The Mariners were added to the American League in 1977, and were for many years perennial non-achievers. Despite having stars such as Alvin Davis and Gaylord Perry, the Mariners did not have a winning record until 1991.
By the mid 1990s, under manager Lou Piniella, the Mariners added a core of strong players built around center-fielder Ken Griffey, Jr, pitcher Randy Johnson and designated hitter Edgar Martinez. They won their first division title in 1995, having trailed the California Angels by 13 games in mid-August. Their dramatic championship run that year was halted in the ALCS by the Cleveland Indians. The Mariners won the division title again in 1997.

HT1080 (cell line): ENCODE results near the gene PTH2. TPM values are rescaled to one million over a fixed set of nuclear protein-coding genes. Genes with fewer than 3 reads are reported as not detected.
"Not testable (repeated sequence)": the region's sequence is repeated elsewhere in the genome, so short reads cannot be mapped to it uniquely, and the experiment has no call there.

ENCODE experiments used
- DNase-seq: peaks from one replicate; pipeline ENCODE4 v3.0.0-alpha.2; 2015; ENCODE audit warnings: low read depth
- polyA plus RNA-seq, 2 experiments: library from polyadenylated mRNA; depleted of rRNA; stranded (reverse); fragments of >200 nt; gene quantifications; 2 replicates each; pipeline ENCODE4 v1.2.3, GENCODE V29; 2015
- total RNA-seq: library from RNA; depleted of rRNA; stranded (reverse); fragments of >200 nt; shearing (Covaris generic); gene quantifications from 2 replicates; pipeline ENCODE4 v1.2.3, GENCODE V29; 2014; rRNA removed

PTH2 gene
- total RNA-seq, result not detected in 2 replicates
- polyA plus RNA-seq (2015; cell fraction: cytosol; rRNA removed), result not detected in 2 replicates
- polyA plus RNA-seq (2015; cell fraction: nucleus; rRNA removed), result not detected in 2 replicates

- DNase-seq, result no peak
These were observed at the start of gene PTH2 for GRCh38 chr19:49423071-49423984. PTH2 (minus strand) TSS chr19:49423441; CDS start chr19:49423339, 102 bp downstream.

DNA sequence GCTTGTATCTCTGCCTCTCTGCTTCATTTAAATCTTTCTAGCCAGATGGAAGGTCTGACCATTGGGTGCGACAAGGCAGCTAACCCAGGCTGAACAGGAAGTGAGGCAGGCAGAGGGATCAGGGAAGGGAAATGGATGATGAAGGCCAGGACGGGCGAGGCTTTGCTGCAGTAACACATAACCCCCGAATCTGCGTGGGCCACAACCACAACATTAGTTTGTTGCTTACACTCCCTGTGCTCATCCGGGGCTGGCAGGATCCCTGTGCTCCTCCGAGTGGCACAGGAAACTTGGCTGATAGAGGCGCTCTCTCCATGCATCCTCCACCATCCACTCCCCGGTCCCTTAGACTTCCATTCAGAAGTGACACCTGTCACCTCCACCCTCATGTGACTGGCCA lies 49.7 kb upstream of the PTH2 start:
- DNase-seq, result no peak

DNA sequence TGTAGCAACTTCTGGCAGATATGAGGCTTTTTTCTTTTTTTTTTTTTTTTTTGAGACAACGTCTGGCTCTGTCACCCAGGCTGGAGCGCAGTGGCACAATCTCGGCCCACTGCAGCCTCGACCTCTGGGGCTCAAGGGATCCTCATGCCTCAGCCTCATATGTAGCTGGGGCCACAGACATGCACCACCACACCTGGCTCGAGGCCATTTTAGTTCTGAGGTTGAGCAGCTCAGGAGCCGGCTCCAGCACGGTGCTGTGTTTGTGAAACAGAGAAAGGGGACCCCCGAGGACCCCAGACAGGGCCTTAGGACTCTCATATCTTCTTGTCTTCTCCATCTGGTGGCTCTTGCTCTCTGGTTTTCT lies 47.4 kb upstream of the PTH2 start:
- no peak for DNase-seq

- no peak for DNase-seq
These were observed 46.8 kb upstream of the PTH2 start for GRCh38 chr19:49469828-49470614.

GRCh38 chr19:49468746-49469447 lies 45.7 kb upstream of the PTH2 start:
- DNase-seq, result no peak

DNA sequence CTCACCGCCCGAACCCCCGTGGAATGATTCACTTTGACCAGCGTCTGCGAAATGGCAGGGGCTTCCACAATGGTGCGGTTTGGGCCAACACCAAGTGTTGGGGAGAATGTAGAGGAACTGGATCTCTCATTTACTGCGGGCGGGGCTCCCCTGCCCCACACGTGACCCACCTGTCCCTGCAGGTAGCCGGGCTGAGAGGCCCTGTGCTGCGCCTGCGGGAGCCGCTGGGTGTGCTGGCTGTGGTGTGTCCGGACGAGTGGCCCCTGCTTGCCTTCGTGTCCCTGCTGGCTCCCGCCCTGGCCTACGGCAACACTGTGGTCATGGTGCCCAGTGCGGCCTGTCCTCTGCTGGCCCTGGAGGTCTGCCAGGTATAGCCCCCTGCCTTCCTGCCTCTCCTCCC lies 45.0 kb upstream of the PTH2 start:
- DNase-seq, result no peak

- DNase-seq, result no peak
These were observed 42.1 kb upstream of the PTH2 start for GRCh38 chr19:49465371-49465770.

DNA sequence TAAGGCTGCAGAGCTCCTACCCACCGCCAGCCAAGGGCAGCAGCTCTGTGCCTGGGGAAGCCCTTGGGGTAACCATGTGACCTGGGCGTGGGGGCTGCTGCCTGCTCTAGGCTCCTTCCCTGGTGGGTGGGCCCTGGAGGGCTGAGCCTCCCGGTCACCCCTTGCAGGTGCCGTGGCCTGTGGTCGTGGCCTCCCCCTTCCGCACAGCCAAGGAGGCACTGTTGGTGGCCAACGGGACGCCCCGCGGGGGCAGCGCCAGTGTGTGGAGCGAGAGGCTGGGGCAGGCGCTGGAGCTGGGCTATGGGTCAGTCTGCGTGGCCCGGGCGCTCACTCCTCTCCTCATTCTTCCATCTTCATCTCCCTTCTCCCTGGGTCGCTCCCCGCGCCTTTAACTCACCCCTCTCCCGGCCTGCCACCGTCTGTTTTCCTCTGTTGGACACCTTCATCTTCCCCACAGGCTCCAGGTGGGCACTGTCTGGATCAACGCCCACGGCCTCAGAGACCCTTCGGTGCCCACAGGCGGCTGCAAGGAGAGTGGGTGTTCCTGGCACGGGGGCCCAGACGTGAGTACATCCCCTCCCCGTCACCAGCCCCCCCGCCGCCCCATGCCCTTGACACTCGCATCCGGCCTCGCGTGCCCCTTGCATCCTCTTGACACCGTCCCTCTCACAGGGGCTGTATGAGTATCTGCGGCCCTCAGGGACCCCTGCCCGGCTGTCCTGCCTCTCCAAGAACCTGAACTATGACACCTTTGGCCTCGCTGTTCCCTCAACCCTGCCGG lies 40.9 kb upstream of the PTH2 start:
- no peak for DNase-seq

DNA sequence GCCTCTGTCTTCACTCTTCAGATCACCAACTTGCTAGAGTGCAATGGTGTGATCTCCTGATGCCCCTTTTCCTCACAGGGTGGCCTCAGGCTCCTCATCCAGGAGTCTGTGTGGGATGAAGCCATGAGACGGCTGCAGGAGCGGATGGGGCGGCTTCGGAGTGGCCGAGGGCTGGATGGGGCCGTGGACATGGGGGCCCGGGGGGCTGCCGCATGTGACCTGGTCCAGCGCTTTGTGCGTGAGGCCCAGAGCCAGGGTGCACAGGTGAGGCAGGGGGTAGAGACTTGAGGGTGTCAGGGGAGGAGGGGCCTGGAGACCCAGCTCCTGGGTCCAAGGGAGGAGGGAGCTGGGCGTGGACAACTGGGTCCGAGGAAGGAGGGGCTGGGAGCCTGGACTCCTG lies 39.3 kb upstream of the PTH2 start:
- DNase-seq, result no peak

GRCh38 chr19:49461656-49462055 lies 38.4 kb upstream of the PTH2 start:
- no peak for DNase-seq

In 2001, despite the loss of superstar shortstop Alex Rodriguez, the addition of Japanese sensation Ichiro Suzuki helped the Mariners to have one of the most successful regular seasons on record, leading the major leagues in winning percentage from start to finish, easily winning the American League West championship, setting a new American League record for most wins in a single season (116), and matching the major league record for single season wins set by the Chicago Cubs in 1906. They pulled off a come-from-behind 3-2 series win over the Cleveland Indians in the ALDS to advance to the American League Championship Series against the New York Yankees, but succumbed to the Yankees for the second year in a row in the ALCS, 4 games to 1.
At the end of the 2002 season, manager Lou Pinella left the Mariners to manage the Tampa Bay Devil Rays. The Mariners signed Bob Melvin to be their new manager. Despite an excellent start to the 2003 season, the Mariners failed to make the playoffs in 2003.